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In disguise: 5 foods that are secretly unhealthy

Now that ‘clean eating’ is at the tip of everyone’s tongues, you’d think that you’d be able to suss out the healthy stuff from the bad. However, just like how some sneakers look like performance-wear but are actually purely made for aesthetics, there are foods that appear healthy but are worse than their regular counterparts.

New information on nutrition pops up everyday (remember when butter became cool again?) — so much so that it’s getting increasingly challenging to determine what’s good for your body. Add the fact that companies are increasingly using words like “fat-free” and “no-sugar added” across the front of the packaging and what you get is a maze that bewilders more than it helps.

If your ultimate aim is to eat well, these five foods will easily undo your hard work without you noticing. We’re not talking about the obvious cheeseburgers or doughnuts here, but what’s essentially junk food disguised in healthy-looking packaging. Besides sneakily adding on the calories, you’ll also end up eating a larger serving of these unhealthy foods.

From a popular thirst-quencher and zero-fat options, to a common breakfast staple and dairy — start avoiding these secretly unhealthy foods now.

1 /5

Vitamin Water

Thanks to some marketing wizardry and minimalist packaging, we’ve all been fooled into thinking ‘vitamin water’ beverages would cleanse our bodies and souls. Here’s where we drop the bomb: there’s only maybe a penny’s worth of synthetic vitamins. What it does have a lot of though, is sugar. A bottle of the popular Vitaminwater contains 33 grams of sugar — the same amount as a can of coke, making it more a soft drink than healthy beverage.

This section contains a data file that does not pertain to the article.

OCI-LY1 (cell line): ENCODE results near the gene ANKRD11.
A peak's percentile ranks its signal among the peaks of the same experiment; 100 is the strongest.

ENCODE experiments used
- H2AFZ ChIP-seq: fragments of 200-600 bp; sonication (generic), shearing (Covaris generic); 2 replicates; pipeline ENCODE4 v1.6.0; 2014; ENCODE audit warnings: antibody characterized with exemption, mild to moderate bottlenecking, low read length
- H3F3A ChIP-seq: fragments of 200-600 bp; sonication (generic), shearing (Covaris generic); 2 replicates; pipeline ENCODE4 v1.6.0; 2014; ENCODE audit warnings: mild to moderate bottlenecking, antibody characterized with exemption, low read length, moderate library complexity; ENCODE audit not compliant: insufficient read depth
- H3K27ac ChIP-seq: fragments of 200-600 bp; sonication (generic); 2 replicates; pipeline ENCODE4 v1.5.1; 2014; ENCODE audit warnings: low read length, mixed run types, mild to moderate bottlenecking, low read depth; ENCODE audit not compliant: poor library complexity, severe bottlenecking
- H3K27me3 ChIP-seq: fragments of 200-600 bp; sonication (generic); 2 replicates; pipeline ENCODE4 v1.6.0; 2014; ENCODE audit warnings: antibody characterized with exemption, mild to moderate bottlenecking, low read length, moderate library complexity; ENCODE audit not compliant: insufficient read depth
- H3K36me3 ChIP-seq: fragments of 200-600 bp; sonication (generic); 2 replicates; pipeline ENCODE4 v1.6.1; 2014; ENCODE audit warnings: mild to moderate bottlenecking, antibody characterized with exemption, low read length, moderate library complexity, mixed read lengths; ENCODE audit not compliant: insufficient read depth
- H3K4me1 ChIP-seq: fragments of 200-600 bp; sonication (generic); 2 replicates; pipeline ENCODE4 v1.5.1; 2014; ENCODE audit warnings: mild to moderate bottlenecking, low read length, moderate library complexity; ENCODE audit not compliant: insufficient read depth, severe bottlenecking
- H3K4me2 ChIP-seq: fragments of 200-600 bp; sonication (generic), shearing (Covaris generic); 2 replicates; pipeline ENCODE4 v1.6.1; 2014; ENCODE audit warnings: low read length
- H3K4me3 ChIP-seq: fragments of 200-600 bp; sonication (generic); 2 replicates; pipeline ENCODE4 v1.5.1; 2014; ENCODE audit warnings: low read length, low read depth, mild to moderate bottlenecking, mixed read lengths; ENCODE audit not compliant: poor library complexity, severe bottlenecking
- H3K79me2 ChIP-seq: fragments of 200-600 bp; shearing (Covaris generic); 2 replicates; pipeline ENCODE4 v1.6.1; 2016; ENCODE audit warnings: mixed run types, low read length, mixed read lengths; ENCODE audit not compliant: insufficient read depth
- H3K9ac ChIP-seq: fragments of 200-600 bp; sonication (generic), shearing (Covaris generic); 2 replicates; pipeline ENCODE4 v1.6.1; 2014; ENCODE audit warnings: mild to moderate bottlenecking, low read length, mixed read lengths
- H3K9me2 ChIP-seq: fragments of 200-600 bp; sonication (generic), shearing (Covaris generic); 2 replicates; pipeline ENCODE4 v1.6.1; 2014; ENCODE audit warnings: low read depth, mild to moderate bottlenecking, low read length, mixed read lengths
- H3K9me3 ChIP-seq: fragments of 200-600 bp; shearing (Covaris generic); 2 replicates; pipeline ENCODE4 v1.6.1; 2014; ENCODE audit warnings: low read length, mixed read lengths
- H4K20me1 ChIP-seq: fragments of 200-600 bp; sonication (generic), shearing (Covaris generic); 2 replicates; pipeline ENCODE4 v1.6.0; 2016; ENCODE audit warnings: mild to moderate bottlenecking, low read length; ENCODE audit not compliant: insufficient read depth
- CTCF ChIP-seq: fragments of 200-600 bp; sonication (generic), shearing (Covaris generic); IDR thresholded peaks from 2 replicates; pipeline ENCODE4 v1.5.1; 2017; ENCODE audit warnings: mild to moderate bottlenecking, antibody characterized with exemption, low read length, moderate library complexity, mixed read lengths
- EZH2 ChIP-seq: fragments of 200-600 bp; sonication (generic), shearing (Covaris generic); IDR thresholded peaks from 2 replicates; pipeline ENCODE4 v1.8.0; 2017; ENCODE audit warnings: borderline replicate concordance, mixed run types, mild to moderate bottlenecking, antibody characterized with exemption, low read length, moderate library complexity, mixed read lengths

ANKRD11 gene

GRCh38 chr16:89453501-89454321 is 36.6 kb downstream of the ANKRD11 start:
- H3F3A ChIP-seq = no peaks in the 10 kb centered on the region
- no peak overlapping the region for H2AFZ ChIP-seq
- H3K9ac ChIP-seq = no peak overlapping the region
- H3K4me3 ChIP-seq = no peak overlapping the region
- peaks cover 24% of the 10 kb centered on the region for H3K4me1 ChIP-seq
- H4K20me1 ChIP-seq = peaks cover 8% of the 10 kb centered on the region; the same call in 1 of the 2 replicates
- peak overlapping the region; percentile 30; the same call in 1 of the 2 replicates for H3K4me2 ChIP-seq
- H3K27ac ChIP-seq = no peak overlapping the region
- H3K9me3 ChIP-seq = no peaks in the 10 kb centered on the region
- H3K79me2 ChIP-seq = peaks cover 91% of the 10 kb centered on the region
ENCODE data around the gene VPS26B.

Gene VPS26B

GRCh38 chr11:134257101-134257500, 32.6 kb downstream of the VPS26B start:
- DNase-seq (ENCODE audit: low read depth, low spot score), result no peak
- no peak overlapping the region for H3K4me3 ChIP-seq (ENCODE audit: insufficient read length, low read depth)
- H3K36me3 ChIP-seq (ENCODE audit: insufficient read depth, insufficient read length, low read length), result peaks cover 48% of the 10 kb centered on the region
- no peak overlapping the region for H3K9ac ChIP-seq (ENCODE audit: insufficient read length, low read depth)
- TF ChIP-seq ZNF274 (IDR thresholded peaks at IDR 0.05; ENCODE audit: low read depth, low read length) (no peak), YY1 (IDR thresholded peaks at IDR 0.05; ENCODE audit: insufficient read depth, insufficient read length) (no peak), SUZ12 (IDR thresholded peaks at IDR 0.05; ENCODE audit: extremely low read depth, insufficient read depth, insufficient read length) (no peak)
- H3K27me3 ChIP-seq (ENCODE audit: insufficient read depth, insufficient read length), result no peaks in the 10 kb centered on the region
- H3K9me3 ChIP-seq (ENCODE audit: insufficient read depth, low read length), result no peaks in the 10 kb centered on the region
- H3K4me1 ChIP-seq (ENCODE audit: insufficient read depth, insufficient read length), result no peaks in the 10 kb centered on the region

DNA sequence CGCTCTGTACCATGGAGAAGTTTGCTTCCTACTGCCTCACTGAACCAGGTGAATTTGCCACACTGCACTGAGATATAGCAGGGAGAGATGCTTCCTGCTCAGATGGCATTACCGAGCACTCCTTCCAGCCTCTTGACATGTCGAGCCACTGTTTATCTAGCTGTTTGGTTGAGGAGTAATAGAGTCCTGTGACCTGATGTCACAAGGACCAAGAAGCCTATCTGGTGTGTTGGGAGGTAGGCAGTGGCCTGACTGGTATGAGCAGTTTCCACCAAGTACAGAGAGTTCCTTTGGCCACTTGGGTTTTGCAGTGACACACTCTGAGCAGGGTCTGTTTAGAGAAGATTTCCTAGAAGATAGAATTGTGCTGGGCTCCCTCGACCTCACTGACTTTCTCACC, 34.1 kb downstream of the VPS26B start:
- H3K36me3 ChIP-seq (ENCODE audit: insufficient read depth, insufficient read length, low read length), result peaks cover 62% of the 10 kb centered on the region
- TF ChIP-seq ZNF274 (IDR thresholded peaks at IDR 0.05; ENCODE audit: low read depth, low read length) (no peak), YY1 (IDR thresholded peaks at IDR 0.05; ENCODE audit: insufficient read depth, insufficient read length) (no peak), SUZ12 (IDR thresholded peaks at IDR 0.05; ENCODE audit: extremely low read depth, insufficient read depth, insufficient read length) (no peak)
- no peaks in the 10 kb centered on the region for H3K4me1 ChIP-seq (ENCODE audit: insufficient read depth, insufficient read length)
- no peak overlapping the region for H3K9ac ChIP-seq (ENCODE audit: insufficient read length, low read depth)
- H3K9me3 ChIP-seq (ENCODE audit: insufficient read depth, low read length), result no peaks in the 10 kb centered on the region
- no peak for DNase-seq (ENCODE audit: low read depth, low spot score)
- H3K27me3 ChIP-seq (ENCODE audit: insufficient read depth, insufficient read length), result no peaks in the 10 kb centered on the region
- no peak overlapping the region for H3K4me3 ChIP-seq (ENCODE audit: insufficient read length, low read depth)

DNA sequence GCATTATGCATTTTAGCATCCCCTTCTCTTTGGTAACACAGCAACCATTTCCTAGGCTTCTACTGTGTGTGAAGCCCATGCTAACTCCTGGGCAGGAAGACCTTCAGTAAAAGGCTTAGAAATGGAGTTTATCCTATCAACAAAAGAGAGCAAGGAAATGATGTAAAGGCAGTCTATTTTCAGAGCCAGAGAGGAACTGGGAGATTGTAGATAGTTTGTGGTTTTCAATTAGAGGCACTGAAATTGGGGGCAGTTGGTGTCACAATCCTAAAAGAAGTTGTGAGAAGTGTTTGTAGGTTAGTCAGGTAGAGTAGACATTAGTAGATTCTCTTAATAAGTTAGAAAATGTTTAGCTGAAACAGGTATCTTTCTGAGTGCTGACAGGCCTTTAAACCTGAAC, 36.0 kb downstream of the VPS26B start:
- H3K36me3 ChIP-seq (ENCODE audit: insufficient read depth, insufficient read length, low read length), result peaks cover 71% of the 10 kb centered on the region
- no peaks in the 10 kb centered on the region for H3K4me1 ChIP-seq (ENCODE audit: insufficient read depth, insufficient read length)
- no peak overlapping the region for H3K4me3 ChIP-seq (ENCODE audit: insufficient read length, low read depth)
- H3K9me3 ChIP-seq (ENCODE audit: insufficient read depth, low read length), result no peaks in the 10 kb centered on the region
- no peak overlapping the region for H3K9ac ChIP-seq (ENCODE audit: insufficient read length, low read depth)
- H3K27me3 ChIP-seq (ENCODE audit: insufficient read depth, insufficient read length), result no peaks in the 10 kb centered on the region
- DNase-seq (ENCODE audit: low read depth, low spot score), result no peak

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These nutritional landmines are often the popular choice for busy people, but beyond the tiny wrapper that promises vitamins, minerals and a ton of fibre, they’re usually nothing more than glorified candy bars. They’re often high in sugar (up to 15 grams per serving) so don’t be surprised that this go-to breakfast or mid-afternoon snack will spike your blood sugar levels.

3 /5

Frozen yogurt

Just because the word ‘yogurt’ is in the name in no way exonerates what’s in that cup. Though lower in calories and fat than regular ice cream, froyo can contain as much as 28 grams of sugar per serving, the equivalent of seven sugar cubes. Other ingredients such as additives, thickening agents and artificial flavours are also added. While its true that probiotics are found in yogurt, the extreme temperatures in froyo can prevent the healthy bacteria from surviving, so stick to the real deal instead. If you must have your fix, choose healthier toppings such as fresh fruits instead of granola or chocolate fudge.

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Dried fruit

If you can finish a packet of dried apricots but not a handful of fresh ones, it’s only because the former is loaded with sugar to make it more delectable and addictive. Because there’s no more water content in dried fruit, you’ll need more to feel satiated. As a simple rule of thumb, the worst a fruit tastes au natural, the more sugar and flavourings will be added to make it taste good when dried.

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Fat-free foods

Fat-free alternatives are always more loaded with sodium and sugar to replace the flavour lost from the fat, which makes it equally bad, if not worse, than the regular ones. Instead of loading up on fat-free foods, opt for the regular ones in moderation, and you’ll be saving yourself from obesity, heart diseases and diabetes in the long run.

Shatricia Nair
Managing Editor
Shatricia Nair is a motoring, watches, and wellness writer who is perpetually knee-deep in the world of V8s, tourbillons, and the latest fitness trends. She is fuelled by peanut butter and three cups of coffee a day.
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